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The Things They Carried


The classic, ground-breaking meditation on war and the redemptive power of ...
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Why do you think that O'Brien included a story in which his own character imagines the life and personhood of the man he tells readers he killed?

Created: 03/04/20

Replies: 6

Posted Mar. 04, 2020 Go to Top | Go to bottom | link | alert
davinamw

Join Date: 10/15/10

Posts: 3058

Why do you think that O'Brien included a story in which his own character imagines the life and personhood of the man he tells readers he killed?

Why do you think that O'Brien included a story in which his own character imagines the life and personhood of the man he tells readers he killed?


Posted Mar. 11, 2020 Go to Top | Go to bottom | link | alert
rebeccar

Join Date: 03/13/12

Posts: 496

RE: Why do you think that O'Brien included a story in which his own character imagines the life and personhood of the man he tells readers he killed?

This imaginary story is important because some people do not stop to think that young soldiers and regular citizens of all ages on both sides often believe in clear cut good guys versus bad guys. Soldiers have to believe that they are defending their country from evil and not just fighting for natural resources (such as Vietnam's rubber or other countries' oil) in order to be willing to kill another human instantly. There is always a different country, a different religion, a different race that has been the "enemy," so it is important to remember that all countries can have a form of propaganda and a fear mongering to rally its people to accept what their own country is doing. If napalm was dropped over entire areas of the United States by a foreign country that preferred the politics of certain American regions, we might view war reports differently.


Posted Mar. 11, 2020 Go to Top | Go to bottom | link | alert
Kate B

Join Date: 03/11/20

Posts: 11

RE: Why do you think that O'Brien included a story in which his own character imagines the life and personhood of the man he tells readers he killed?

I think this was included to show that Tim wanted not to lose his humanity - though that made fighting the war even more damaging to his sense of self.


Posted Mar. 15, 2020 Go to Top | Go to bottom | link | alert
BuffaloGirl

Join Date: 01/13/18

Posts: 150

RE: Why do you think that O'Brien included a story in which his own character imagines the life and personhood of the man he tells readers he killed?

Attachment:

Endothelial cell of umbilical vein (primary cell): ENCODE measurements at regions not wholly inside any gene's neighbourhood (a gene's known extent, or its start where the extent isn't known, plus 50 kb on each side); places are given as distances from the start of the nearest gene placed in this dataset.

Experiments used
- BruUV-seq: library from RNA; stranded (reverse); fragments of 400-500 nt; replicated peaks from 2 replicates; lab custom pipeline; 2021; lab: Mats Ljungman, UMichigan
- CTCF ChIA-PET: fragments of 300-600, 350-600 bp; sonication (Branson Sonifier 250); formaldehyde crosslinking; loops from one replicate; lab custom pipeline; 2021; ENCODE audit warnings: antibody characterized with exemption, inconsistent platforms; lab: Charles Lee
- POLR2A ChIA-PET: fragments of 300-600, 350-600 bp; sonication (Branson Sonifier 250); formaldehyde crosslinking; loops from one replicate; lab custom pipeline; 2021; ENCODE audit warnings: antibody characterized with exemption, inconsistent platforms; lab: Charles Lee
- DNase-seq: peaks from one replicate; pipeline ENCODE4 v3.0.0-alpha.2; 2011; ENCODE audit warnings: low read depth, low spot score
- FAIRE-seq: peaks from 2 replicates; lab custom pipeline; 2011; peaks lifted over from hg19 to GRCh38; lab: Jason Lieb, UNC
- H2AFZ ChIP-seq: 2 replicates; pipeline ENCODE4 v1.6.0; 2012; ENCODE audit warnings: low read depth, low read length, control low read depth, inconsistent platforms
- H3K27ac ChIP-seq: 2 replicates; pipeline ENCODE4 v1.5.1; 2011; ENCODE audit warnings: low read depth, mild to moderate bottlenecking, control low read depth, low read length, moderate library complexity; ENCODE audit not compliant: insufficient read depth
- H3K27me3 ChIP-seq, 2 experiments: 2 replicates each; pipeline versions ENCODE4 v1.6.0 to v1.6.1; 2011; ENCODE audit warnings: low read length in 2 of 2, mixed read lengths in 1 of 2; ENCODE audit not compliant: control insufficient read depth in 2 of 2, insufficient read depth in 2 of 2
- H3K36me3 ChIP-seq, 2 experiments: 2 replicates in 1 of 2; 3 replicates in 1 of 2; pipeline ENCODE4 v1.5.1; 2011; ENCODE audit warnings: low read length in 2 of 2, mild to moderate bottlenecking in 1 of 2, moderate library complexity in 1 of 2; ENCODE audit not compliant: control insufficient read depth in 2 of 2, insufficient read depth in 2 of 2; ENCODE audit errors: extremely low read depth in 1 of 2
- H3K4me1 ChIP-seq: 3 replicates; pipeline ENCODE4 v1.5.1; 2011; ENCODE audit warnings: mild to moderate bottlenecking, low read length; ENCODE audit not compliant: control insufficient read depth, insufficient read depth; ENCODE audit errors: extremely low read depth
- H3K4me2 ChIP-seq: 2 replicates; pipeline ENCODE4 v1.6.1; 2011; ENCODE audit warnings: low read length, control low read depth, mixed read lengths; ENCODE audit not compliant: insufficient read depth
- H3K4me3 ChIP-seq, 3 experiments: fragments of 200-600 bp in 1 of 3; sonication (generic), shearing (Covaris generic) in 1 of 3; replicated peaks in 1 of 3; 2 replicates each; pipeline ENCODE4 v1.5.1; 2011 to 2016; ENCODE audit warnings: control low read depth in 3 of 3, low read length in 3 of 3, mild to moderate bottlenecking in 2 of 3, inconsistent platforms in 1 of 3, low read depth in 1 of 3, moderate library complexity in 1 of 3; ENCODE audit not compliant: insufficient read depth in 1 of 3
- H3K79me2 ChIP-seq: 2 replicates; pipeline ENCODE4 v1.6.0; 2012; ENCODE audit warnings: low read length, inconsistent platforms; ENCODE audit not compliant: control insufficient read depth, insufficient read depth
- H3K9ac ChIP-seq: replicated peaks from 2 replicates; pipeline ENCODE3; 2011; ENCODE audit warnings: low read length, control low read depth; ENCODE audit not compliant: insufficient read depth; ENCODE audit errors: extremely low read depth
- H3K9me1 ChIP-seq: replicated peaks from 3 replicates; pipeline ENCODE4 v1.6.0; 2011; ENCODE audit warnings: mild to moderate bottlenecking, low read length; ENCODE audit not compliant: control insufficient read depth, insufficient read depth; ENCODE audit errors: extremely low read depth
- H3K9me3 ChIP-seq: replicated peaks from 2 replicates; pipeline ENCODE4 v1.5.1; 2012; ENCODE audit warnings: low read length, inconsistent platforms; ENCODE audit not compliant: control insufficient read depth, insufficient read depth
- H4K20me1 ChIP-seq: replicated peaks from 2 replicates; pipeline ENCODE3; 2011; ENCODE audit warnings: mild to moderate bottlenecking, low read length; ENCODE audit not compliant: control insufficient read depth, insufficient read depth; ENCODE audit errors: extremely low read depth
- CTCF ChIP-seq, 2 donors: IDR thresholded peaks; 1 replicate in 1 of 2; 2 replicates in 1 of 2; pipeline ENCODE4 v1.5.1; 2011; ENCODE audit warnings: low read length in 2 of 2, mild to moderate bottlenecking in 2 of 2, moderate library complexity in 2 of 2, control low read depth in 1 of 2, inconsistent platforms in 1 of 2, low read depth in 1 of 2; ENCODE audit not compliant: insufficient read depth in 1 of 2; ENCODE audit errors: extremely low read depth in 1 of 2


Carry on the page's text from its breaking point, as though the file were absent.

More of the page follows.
I felt that he did this to illustrate that the enemy were fellow humans, with the same hopes and desires that our soldiers had.


Posted Mar. 20, 2020 Go to Top | Go to bottom | link | alert
KelHydra

Join Date: 08/05/19

Posts: 17

RE: Why do you think that O'Brien included a story in which his own character imagines the life and personhood of the man he tells readers he killed?

This story was the most powerful to me - I got goosebumps reading it. I agree with others above. When a country goes to war, the enemy is painted with a broad brush as "the other", in opposition to "us" and what we are fighting for. To me, it seems like people would have to conceptualize the world in this way to even be able to rationalize going to war and potentially killing another human being. Of course, the world is not so black and white (thank goodness) and people are generally able to realize the inherent humanity of someone different from themselves.

This story humanizes "the other" and in the process of doing so allows O'Brien's character to almost grieve for the man he killed - he didn't kill an enemy, he killed another human being with potentials of his own. It was a very moving part of the story.


Posted Mar. 20, 2020 Go to Top | Go to bottom | link | alert
bobbie7

Join Date: 09/19/13

Posts: 61

RE: Why do you think that O'Brien included a story in which his own character imagines the life and personhood of the man he tells readers he killed?

To kill another human so against nature. In war, when killing is so prevalent it may almost become dreamlike or "not really happening". O'Brien gave the man he killed a persona, a whole life, maybe to talk himself into believing that this is not really happening, and that mankind can "live happily ever after"


Posted Mar. 22, 2020 Go to Top | Go to bottom | link | alert
joang

Join Date: 05/17/12

Posts: 86

RE: Why do you think that O'Brien included a story in which his own character imagines the life and personhood of the man he tells readers he killed?

I agree with the others...Tim O'Brien was trying to humanize the experience of killing another. While the others
lauded his accomplishment if you will Kiowa offered some understanding of what Tim was going through emotionally..."you want to trade places with him? Turn it all upside down-you want that?" "Tim, it's a war. The guy wasn't Heidi-he had a weapon, right?" Kill or be killed, one of the tenets of war. Dehumanize the enemy in order to survive, at least in the present. I do think that this really does take a big emotional toll in those who killed and survive the war. Definitely related to PTSD.


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